Why the GOP caved in the payroll tax fight: 4 theories

Republicans are easing up on their opposition to the Democrats' push to extend a tax break for 160 million Americans. What made the GOP blink?

In an apparent win for Democrats, Senate Minority Leader Mitch McConnell (R-Ky.) said on Wednesday that the GOP would probably support an extension of the payroll tax cut.
(Image credit: Chip Somodevilla/Getty Images)

Senate Minority Leader Mitch McConnell essentially conceded on Wednesday that Republicans would support President Obama's proposed extension of the payroll tax holiday. The 6.2 percent Social Security payroll tax was reduced to 4.2 percent in 2011 — and now it looks like the measure will be repeated in 2012. However, Republicans want to pay for it by freezing the wages of federal workers and cutting government jobs, not by hiking taxes on millionaires, as Democrats prefer. McConnell says Senate Republicans "put aside their misgivings" not because they believe, as Obama does, that the move will stimulate the economy, but because they want to "give some relief to struggling workers." Still, this is a big shift by the GOP. What changed Republicans' minds? Here, four theories:

1. Democrats outmaneuvered them

Democrats framed this issue in a way Republicans just couldn't beat, says Greg Sargent at The Washington Post. Team Obama hammered the idea that "not extending the payroll tax cut would constitute a tax hike on working people that would be harmful to the recovery." Republicans faced a stark choice: Fight Obama and protect "a tiny group of their wealthy constituents" at the expense of "a huge number of their working constituents," or cave. Heading into an election about the economy and jobs, the GOP had no choice but to back down.

Subscribe to The Week

Escape your echo chamber. Get the facts behind the news, plus analysis from multiple perspectives.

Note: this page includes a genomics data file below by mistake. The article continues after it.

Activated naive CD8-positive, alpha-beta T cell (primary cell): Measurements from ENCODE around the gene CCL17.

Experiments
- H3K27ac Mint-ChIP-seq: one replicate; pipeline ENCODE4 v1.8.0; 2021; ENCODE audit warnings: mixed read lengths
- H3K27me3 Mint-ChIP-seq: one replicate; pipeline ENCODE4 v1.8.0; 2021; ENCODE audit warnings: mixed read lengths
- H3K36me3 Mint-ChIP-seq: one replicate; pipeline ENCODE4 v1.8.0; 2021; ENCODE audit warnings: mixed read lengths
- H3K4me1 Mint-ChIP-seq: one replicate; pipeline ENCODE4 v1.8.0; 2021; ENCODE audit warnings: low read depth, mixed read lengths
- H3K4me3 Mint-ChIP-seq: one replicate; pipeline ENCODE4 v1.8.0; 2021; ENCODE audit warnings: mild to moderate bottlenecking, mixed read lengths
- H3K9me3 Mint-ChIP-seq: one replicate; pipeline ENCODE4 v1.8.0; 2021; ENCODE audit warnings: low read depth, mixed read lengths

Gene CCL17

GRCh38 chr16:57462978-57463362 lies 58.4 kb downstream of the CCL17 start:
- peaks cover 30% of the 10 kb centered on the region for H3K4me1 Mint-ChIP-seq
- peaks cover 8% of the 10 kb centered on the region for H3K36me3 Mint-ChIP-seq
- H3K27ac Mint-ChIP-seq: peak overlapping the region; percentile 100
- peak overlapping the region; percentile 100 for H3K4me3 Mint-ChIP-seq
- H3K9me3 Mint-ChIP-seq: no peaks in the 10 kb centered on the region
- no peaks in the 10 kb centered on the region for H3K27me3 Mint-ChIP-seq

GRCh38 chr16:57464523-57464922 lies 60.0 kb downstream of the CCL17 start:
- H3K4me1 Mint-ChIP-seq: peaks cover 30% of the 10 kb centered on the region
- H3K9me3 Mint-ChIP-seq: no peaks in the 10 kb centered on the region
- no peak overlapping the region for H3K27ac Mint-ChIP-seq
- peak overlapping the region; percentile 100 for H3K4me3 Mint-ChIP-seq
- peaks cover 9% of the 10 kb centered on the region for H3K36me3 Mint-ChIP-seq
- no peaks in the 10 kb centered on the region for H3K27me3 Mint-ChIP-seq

Sign up for The Week's Free Newsletters

From our morning news briefing to a weekly Good News Newsletter, get the best of The Week delivered directly to your inbox.

From our morning news briefing to a weekly Good News Newsletter, get the best of The Week delivered directly to your inbox.

Sign up

2. You can't raise taxes at Christmas

Christmas is in the air, says Kelly Phillips Erb at Forbes, and that is not the time to tell people you're hiking their tax bill. President Obama knows that, which is why he kept "invok[ing] the holiday spirit" while stumping in recent days. "Don't be a Grinch," Obama said. "Don't raise taxes on Americans during the holidays." The line played well in Scranton, Pa., where unemployment is especially high. For the GOP, digging in against Obama "risks alienating more than 160 million Americans who benefited" from the payroll tax cut this year.

3. The GOP finally remembered what it stands for

The only odd thing about the GOP's position on the payroll tax cut, says National Review in an editorial, is that they ever resisted the idea in the first place. "For more than a generation, the Republican Party has stood for cutting tax rates and opposing increased tax rates." Sticking to the "odd position" of opposing the Democrats would only have risked eroding the GOP's "traditional advantage on taxes, and for no good reason."

4. They're using this is a bargaining chip to cut spending

McConnell isn't waving a white flag, says David Dayen at Firedoglake. "We are far from consensus on the contours of a payroll tax package," so when the Senate votes on Friday, "the first incarnation of a payroll tax cut extension" will probably get batted down. McConnell "most certainly doesn't agree with the Senate Democratic proposal, which widens and deepens the payroll tax cut," and pays for it with a 3.25 percent surtax on the top 0.1 percent of earners. Republicans said the Dems' plan would "crush small businesses," and they're pushing for offsetting the payroll tax break with spending cuts Democrats find "completely unacceptable."

To continue reading this article...
Continue reading this article and get limited website access each month.
Get unlimited website access, exclusive newsletters plus much more.
Cancel or pause at any time.
Already a subscriber to The Week?
Not sure which email you used for your subscription? Contact us